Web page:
CHIEF Justice Luke Malaba has said fairness is an integral part of the country’s justice system with the Constitution being a compass for judicial to be able to effectively deliver the service.
He made the remarks during a recent Judicial Service Commission (JSC) leadership conference in Victoria Falls.
“Fairness is an integral part of justice, and justice means giving each person what he or she deserves or, in more traditional terms, giving each person his or her due. Justice and fairness are closely related terms that are often today used interchangeably,” said CJ Malaba.
“The Constitution of Zimbabwe provides for how justice should be administered. The position of the Constitution as a compass for judicial leadership must be understood against the background of the people-centric nature of the same document.”
CJ Malaba said the Constitution was wrought out of a consultative process of engagement and re-engagement among the people of Zimbabwe.
“It therefore means that judicial leadership is given by the people. There are the people who identified the offices required to be able to achieve and administer justice among them,” he said.
Scales of justice
CJ Malaba said justice delivery is one of the aspects for which leadership may be required in any group to guarantee fairness.
He said justice delivery is attained through the proper administration of justice.
“The Constitution establishes public offices which are exclusive to the need to administer justice among the people of Zimbabwe. The offices are set out in the provisions outlining the structure and composition of the judiciary,” said CJ Malaba.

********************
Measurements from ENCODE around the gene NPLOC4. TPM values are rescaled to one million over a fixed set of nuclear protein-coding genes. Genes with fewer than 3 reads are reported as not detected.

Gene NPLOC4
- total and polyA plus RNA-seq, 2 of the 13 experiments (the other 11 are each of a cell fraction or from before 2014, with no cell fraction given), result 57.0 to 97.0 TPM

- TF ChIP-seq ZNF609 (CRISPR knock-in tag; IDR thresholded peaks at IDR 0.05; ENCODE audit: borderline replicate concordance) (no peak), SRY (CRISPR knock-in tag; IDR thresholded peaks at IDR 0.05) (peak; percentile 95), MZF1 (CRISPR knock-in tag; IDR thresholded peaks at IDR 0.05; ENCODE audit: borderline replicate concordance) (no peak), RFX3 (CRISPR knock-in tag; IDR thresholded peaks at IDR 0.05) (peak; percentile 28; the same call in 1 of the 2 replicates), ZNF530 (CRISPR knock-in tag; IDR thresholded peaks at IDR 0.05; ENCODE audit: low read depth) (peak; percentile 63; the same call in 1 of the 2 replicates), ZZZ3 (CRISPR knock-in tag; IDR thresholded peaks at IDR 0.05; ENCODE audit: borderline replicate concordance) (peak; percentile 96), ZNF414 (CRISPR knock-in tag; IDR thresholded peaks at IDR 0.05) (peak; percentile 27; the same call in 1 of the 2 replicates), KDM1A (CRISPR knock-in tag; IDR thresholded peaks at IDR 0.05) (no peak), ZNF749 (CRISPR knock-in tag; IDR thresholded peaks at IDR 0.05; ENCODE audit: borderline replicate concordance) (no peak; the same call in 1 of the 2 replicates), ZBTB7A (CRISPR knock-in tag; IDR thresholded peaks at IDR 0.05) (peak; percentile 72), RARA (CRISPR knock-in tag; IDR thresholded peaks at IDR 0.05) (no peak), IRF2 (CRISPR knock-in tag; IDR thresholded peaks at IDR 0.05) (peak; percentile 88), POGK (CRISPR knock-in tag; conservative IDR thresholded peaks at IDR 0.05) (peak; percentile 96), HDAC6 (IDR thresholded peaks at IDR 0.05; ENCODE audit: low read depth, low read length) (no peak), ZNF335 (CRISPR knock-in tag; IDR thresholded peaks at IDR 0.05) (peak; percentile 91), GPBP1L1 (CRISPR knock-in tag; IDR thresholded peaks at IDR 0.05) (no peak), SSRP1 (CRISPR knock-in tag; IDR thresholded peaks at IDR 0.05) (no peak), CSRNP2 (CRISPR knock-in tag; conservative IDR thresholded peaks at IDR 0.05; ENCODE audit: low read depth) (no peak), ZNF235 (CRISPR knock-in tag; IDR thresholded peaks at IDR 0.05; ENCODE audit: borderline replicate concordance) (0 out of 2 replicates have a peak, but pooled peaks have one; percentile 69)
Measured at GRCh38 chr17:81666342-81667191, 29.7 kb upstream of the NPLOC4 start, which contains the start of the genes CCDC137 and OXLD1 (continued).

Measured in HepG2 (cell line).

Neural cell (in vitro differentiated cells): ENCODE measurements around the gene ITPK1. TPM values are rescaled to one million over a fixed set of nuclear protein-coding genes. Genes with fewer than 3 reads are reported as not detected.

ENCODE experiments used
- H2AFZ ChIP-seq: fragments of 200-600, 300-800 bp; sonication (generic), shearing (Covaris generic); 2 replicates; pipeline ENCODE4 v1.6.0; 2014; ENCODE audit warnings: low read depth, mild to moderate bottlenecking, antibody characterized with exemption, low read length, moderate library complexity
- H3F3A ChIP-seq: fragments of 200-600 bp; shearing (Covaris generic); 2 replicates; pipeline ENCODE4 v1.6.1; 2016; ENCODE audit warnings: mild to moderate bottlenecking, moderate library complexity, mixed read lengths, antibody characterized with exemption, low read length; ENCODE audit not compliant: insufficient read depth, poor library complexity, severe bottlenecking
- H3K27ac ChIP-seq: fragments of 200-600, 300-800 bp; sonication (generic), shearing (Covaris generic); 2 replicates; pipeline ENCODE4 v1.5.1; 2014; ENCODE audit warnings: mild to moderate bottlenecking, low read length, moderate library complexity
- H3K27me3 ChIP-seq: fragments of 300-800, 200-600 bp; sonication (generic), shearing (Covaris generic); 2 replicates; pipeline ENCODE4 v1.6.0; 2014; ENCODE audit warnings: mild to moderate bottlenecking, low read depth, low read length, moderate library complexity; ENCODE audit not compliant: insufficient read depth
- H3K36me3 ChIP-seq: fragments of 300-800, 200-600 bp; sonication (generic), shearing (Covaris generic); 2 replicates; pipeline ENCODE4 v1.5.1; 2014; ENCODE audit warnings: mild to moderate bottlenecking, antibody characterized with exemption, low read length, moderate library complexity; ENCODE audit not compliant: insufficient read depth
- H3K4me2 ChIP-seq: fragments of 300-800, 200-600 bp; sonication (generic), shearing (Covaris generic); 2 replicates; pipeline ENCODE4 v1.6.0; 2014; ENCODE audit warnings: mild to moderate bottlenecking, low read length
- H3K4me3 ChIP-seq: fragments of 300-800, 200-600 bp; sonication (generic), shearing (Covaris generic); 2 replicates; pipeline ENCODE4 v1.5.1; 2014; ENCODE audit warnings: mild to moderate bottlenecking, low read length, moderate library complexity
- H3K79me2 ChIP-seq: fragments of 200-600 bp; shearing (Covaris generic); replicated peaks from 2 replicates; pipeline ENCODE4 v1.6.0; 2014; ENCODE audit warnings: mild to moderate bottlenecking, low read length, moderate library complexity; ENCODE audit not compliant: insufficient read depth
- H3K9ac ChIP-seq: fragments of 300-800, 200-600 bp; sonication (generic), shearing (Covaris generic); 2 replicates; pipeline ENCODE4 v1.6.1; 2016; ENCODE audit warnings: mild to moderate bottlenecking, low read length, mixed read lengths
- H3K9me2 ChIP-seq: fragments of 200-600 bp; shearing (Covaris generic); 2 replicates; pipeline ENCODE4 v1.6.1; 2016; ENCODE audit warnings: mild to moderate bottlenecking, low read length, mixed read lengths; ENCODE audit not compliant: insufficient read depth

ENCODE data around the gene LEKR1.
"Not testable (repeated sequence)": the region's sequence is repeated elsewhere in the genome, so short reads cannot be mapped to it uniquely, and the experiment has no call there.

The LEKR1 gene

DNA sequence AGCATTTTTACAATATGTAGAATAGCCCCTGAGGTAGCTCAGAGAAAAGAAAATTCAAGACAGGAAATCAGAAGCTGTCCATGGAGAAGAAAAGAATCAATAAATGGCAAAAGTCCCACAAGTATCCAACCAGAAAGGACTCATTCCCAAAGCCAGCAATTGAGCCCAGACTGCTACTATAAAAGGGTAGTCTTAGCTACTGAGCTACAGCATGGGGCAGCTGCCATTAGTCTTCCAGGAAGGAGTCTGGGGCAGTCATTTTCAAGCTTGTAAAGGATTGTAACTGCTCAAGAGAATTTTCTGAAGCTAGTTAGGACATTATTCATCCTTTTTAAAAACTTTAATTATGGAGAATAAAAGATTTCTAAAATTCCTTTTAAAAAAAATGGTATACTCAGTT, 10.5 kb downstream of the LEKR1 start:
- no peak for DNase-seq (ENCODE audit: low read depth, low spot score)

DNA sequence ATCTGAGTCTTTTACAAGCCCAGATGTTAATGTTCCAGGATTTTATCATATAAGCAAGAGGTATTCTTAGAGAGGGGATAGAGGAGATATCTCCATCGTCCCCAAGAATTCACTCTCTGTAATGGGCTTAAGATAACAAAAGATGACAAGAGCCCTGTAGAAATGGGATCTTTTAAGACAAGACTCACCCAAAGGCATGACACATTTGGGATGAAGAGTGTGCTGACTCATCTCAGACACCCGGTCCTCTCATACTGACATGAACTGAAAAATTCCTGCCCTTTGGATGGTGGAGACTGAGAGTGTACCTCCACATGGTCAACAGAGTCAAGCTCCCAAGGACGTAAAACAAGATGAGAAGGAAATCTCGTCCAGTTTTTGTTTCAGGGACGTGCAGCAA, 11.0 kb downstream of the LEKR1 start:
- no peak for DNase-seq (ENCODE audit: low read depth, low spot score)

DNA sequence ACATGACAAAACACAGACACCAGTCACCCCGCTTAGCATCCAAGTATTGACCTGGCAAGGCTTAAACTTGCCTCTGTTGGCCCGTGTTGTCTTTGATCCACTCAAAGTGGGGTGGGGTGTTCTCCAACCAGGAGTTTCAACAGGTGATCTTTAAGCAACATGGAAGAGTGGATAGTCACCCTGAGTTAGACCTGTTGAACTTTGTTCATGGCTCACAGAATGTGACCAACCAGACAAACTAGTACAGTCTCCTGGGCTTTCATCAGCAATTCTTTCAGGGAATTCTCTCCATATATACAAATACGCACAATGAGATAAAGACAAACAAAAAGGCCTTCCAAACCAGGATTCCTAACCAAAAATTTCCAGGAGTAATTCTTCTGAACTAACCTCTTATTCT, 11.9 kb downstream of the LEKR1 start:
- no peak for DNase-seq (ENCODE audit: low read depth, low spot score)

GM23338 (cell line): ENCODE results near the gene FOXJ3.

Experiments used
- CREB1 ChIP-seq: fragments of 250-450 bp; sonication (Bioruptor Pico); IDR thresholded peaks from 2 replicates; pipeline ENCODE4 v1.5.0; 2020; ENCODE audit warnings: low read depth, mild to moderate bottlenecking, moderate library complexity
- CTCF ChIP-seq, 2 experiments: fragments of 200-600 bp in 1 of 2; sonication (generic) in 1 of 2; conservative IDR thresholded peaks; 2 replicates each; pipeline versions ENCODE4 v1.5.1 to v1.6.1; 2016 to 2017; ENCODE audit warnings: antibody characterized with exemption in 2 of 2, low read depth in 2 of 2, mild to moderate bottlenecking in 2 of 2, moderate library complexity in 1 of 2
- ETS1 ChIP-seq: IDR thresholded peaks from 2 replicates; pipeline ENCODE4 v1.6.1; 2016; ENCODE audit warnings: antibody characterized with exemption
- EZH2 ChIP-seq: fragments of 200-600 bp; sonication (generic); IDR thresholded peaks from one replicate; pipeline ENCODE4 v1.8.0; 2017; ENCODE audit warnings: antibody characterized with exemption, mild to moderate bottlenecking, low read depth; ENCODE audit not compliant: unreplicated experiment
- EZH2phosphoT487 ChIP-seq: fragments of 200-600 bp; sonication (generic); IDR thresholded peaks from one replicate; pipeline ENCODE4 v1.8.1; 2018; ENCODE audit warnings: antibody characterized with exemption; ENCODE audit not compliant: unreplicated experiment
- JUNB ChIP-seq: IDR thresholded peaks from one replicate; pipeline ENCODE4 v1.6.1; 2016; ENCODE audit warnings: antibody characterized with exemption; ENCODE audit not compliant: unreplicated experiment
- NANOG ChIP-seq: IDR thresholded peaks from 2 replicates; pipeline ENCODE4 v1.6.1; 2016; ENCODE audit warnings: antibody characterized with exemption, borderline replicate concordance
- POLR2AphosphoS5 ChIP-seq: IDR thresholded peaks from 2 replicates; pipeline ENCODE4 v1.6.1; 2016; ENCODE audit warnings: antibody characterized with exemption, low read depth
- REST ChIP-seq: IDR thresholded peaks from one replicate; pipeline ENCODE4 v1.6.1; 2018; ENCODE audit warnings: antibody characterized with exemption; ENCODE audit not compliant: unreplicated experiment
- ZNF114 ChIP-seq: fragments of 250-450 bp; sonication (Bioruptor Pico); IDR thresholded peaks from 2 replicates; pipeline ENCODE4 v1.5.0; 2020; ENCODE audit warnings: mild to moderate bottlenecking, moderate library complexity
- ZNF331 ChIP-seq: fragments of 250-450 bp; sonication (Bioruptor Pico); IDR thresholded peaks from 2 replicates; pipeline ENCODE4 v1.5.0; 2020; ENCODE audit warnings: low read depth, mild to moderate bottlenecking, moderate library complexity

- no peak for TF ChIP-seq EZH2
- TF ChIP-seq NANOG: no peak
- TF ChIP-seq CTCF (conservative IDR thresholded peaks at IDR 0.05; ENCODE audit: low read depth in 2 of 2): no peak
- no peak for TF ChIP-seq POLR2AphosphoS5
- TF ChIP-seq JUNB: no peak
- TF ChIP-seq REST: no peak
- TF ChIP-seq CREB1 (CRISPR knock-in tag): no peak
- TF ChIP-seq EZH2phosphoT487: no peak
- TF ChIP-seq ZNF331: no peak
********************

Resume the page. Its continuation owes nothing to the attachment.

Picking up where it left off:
He said there must be fairness in the awarding of rewards and the stipulation of penalties for the protection of the entire group.
CJ Malaba said leadership has been regarded as public trust placed on certain individuals to administer common interests to them such as justice delivery.
“The essential elements of public trust suggest that the person to whom it is given bears a huge responsibility of handling the power entrusted to him with selflessness, objectivity, and impartiality. A connected aspect raises the question of where leaders within the judicial service obtain their authority from,” he said.
“This question, which must be explicitly answered, is both directly and indirectly provided for in the provisions of the Constitution and the Judicial Service Act.”
CJ Malaba said by virtue of holding offices that are held by public officers, leaders in the judicial service must understand that the public is the source of their power.
He said leadership in the judicial service is tantamount to exercising public authority.
“The authority is derived from the people in general and it must be exercised for their benefit. It must be exercised in such a manner that those who exercise it are conscious that it is granted by public law. Leaders carry the authority of a public nature,” said CJ Malaba.
He said there are roles created by the Constitution to ensure the administration of justice.